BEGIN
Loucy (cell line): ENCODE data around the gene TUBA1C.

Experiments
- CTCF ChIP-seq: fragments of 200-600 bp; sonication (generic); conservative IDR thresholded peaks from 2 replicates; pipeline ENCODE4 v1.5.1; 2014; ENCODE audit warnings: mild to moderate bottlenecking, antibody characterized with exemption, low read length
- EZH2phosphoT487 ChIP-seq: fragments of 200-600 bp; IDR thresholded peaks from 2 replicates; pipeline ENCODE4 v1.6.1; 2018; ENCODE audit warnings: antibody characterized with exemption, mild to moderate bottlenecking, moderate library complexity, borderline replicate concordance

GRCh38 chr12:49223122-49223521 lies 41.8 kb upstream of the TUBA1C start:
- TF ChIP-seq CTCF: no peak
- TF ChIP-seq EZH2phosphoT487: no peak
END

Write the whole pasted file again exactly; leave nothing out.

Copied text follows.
Loucy (cell line): ENCODE data around the gene TUBA1C.

Experiments
- CTCF ChIP-seq: fragments of 200-600 bp; sonication (generic); conservative IDR thresholded peaks from 2 replicates; pipeline ENCODE4 v1.5.1; 2014; ENCODE audit warnings: mild to moderate bottlenecking, antibody characterized with exemption, low read length
- EZH2phosphoT487 ChIP-seq: fragments of 200-600 bp; IDR thresholded peaks from 2 replicates; pipeline ENCODE4 v1.6.1; 2018; ENCODE audit warnings: antibody characterized with exemption, mild to moderate bottlenecking, moderate library complexity, borderline replicate concordance

GRCh38 chr12:49223122-49223521 lies 41.8 kb upstream of the TUBA1C start:
- TF ChIP-seq CTCF: no peak
- TF ChIP-seq EZH2phosphoT487: no peak